• Describe the medical condition
• Estimate the length of time the condition has
been present
• If describing a traumatic injury, what is its
most likely cause
• Did the medical condition cause suffering?
Lack of Medical con’t
• Is the medical problem evident to a lay
person?
• In the veterinarian’s opinion, was there any
evidence that medical treatment was given?
Lack of Medical Follow up Medical
• Describe the medical problem now
• Has the medical problem improved with
proper treatment?
Unsuitable Living Conditions
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Unsanitary conditions
Inadequate shelter
Stressful conditions such as overcrowding
Tethering improperly
Unsuitable Living Conditions
• Describe the conditions
• Estimate how long these conditions have been
present
• What physical or psychological problems have
or could result from these conditions
• Are the animals suffering?
Follow up Medical Unsuitable Living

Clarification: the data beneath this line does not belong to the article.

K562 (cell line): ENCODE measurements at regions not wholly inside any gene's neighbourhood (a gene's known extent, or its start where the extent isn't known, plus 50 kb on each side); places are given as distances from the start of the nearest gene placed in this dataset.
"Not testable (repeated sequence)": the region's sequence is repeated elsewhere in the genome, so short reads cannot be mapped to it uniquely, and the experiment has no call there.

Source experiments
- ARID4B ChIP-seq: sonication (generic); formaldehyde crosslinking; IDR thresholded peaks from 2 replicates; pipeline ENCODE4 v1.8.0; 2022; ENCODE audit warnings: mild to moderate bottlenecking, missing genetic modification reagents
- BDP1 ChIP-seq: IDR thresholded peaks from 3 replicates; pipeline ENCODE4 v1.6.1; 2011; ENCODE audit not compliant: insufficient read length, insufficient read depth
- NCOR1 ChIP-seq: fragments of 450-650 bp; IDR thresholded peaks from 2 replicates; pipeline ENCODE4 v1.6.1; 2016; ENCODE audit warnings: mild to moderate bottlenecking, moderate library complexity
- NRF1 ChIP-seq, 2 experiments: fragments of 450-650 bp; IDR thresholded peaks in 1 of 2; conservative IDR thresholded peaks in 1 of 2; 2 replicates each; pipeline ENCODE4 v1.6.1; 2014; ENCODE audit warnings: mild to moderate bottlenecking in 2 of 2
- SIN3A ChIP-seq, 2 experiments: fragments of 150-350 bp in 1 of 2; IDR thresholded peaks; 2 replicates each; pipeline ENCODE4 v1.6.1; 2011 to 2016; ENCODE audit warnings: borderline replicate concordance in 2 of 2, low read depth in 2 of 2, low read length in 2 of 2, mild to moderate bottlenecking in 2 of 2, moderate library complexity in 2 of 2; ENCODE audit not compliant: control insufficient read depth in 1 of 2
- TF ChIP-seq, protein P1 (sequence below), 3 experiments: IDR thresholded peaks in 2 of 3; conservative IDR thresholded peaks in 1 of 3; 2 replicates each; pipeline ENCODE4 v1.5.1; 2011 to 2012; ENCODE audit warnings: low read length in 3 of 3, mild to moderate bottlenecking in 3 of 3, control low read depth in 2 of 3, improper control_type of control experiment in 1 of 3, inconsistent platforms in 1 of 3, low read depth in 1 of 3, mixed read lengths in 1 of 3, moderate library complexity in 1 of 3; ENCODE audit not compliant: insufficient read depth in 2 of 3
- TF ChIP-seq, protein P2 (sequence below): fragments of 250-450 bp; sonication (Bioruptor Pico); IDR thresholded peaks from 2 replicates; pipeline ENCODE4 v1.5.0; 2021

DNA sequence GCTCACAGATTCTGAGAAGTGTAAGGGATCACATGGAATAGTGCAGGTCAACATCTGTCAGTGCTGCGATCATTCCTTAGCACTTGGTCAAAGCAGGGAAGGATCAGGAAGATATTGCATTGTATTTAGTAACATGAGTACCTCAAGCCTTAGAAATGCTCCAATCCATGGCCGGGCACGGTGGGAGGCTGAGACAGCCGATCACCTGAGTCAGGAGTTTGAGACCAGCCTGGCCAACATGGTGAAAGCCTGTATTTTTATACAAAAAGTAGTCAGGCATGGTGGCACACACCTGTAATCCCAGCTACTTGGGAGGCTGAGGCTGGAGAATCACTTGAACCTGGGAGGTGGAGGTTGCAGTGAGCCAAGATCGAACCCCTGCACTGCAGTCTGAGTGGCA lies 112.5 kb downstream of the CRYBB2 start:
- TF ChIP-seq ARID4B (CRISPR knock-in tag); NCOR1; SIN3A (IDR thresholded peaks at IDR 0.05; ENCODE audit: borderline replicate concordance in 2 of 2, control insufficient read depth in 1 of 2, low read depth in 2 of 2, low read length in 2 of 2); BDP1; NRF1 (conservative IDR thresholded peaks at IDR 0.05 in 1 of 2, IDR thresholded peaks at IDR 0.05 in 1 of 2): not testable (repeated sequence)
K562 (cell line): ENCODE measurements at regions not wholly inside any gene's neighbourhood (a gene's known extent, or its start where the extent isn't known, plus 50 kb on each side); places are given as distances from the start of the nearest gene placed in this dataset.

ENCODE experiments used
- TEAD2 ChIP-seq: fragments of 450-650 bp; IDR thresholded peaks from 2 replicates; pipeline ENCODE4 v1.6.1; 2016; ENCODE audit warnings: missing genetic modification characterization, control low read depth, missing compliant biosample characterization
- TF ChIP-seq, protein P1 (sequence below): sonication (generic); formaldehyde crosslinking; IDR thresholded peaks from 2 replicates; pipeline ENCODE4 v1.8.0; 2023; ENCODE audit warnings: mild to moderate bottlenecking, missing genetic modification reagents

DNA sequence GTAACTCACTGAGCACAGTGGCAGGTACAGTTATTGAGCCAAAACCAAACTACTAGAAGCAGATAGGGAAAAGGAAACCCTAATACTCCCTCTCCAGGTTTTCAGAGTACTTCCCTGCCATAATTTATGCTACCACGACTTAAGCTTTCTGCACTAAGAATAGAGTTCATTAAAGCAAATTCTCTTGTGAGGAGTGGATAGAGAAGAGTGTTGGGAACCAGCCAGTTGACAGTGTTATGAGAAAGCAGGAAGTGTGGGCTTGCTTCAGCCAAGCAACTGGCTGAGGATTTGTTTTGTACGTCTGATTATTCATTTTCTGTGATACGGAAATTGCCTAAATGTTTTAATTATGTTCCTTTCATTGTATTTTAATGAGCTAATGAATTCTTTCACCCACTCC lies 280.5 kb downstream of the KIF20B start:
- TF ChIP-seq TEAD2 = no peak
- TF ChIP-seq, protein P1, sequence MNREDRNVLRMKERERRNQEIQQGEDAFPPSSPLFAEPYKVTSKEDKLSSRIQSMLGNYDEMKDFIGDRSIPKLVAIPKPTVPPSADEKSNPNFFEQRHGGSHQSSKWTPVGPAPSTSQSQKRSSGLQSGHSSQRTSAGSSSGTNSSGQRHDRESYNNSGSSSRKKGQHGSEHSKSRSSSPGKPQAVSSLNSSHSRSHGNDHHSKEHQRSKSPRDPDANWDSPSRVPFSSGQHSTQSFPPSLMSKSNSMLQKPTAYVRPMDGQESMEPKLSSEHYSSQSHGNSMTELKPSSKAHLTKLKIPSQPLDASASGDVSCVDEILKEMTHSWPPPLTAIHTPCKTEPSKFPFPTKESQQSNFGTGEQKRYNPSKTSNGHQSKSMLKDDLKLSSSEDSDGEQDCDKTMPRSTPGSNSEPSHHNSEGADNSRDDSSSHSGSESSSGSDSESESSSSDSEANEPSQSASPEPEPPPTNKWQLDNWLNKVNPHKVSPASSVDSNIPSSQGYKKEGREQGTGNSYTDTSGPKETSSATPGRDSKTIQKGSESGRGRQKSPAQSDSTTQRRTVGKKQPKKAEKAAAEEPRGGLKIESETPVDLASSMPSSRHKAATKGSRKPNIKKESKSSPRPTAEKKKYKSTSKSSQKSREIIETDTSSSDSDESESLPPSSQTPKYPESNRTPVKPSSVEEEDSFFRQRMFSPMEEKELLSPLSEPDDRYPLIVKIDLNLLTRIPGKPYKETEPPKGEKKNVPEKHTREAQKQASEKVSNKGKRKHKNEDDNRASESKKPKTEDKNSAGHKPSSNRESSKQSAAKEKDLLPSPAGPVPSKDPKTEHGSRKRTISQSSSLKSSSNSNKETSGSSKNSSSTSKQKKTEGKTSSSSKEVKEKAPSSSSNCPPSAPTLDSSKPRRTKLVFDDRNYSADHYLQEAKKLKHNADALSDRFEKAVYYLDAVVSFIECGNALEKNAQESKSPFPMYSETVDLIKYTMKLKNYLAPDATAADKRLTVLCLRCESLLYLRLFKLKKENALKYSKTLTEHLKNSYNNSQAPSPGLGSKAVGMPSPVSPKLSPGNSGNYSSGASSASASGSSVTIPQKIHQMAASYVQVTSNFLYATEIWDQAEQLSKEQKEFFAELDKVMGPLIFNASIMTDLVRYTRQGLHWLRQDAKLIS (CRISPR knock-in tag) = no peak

Conditions
• What are the conditions now?
• If the conditions have improved or the animals
have been removed, are their physical and /or
psychological conditions improved?
Dog Fighting
• Describe the dogs and identify breed
• Are the breeds a known fighting breed
• Describe any wounds found on the dogs and
give opinion as to cause
• Evaluate the temperament of the dog
especially as it relates to dog to dog
aggression
Animal Hoarding
• More than the typical number of companion animals
• Inability to provide even minimal standards of
nutrition, sanitation, shelter, and veterinary care,
with this neglect often resulting in starvation, illness,
and death
• Denial of the inability to provide this minimum care
and the impact of that failure on the animals, the
household, and human occupants of the dwelling
Veterinarians may know the hoarders
• As clients
• As staff members or volunteers
• As colleagues (HARC is aware of at least 5 full-blown
hoarding cases involving veterinarians in active
clinical practice)
• Through their associations with rescue groups and
shelters
• Through law enforcement when asked to evaluate
animals
• As a participant in a rescue or rehabilitation effort
Signs of animal hoarding
Keystone Veterinarian by Anne Irwin
• constantly changing parade of pets, most seen once and not
again
• • visits for problems not usually seen in good preventive
health care like trauma or infectious disease
• • rarely see the same animal for diseases of old age like
cancer or heart disease
• • may travel great distances to the practice, come at odd
hours and use multiple vets so as not to tip them off about
the number of animals